STAY THIRSTY: When creating your storylines and characters, are you drawn to tight outlines and clear progression or do you permit the characters to explore and encounter big thematic questions on their own? Do your signature twists and turns come about naturally or are you the puppet master? What factors make your books so popular with book clubs?


JESSICA STRAWSER: I’m not much of an outliner, though I joke that I wish I was! I try to begin with a synopsis, three to five pages, which is basically how I see the heart and hook of the story, where it’s going and how I hope to get there (which yes, usually involves at least one pivotal twist). But thinking all this through in advance has probably been my biggest learning curve as I’ve worked to grow as an author, especially as my books have become progressively more complex. Everything can and does evolve as I begin to write. I’m naturally a more intuitive writer—which can make for more enjoyable creative flow when it’s working, but a much bigger headache when it’s not.


I think book clubs simply prefer books that give them a lot to talk about. Because I tend to write from central questions—such as “Do we put too much stock in the ideas of ‘the one’ and what’s ‘meant to be?’” (Almost Missed You), “How much responsibility should we feel to know what’s really going on behind our friends’ and neighbors’ closed doors?” (Not That I Could Tell), “Can you ever really repair a relationship once you’ve grown dramatically apart?” (Forget You Know Me) and “What does it really mean to be a family, and what would you sacrifice to save it?” (A Million Reasons Why)—I think my books do that quite naturally.

STAY THIRSTY: With an extensive career in book editing, publishing, freelance writing and marketing, how difficult was it for you to make the leap to novelist? For aspiring writers, what three things are key to creating a story that turns into a published novel?


JESSICA STRAWSER: I spent years trial-and-error fiction writing by night before I dared show a word to anyone, let alone any of my respected colleagues in publishing. By the time I sold my debut novel, Almost Missed You, I was on my second agent and had already shelved a previous novel that had made the submission rounds with no takers. All of which is to say that there are really no shortcuts in honing your craft. My best advice:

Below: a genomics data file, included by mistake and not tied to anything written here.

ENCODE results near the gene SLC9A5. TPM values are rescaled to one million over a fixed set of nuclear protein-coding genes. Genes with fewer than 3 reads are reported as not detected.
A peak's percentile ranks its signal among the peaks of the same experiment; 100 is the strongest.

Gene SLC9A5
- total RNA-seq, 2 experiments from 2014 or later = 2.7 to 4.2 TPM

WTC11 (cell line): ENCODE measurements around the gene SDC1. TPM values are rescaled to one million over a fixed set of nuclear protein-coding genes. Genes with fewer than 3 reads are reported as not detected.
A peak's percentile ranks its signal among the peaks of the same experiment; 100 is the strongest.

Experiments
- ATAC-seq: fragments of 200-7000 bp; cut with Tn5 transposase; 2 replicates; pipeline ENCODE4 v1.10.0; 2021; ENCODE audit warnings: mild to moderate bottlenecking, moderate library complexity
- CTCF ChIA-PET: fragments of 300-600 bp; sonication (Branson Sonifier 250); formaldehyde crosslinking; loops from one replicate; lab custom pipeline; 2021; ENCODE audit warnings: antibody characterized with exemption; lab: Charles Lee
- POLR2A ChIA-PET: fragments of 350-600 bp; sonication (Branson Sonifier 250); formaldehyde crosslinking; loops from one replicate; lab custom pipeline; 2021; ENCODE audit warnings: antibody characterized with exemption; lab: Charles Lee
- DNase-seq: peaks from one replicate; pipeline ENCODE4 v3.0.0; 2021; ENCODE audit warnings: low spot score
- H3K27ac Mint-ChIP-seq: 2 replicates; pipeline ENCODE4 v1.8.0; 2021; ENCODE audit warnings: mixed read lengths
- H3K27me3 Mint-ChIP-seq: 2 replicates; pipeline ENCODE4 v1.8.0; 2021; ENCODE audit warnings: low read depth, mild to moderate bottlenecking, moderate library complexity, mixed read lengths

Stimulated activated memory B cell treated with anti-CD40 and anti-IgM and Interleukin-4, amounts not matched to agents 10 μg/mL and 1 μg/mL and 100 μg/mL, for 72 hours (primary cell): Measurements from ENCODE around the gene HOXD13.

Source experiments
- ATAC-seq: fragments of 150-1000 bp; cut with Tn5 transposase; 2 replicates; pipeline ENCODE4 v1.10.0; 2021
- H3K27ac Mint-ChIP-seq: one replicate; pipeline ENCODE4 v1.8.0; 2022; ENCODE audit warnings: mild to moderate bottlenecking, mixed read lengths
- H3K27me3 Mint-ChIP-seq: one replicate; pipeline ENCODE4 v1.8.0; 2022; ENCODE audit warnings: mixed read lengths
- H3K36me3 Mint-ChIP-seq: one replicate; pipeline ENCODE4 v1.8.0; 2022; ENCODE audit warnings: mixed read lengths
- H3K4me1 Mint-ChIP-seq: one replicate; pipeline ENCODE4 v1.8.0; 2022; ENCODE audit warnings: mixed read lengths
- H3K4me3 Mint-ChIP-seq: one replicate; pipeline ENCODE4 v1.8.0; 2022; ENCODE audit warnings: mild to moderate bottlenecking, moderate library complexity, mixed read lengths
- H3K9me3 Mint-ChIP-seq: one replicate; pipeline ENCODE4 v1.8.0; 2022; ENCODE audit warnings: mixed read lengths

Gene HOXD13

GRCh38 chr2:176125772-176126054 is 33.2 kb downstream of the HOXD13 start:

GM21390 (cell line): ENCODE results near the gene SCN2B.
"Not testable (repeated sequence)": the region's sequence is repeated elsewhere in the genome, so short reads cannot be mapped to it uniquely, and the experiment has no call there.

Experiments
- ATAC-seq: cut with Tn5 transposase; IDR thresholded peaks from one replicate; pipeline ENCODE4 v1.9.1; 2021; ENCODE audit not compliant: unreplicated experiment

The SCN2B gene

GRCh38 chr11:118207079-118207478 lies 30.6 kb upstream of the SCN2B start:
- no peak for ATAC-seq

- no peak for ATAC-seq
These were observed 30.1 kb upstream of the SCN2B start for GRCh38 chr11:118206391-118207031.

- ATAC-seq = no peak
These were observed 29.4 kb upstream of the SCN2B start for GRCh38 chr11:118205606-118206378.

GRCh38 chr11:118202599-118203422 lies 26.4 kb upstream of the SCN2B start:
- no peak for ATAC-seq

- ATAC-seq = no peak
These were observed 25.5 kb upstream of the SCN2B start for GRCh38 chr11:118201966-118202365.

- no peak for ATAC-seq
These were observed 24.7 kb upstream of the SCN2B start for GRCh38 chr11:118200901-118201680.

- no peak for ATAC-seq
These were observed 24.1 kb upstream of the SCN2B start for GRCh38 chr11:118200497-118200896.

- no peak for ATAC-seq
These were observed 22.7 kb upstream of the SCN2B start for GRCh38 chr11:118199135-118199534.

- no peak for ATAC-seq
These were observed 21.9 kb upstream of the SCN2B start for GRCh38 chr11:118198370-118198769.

1)   Perseverance is key.

2)   Insatiably read as much fiction as you can (I’m typically reading two novels at any given time: a print or digital book on my nightstand and an audiobook on my phone).

3)   Take advantage of the many instructional resources available to help aspiring writers learn the craft as well as the business. Especially now with so many conferences and other events turned virtual, quality instruction has never been so accessible and affordable to writers regardless of means. (And I’m a contributing editor for a wonderful website, CareerAuthors.com, where all the articles are free.)



STAY THIRSTY: As a writer, how do create an emotional bond with your readers? What criteria go through your mind that are necessary to have your characters plant an emotional flag in the reader's mind?


JESSICA STRAWSER: Curiosity, relatability, compassion. With A Million Reasons Why, the one sentiment I’ve seen again and again in early reviews is that the story really made readers think about what they might do in the characters’ situation. I can’t think of a stronger bond (or a better compliment to this author) than that.


(Photo of Jessica Strawser credit: Corrie Schaffeld)


Jessica Strawser      


All opinions expressed are solely those of its author and do not reflect the opinions of Stay Thirsty Media, Inc.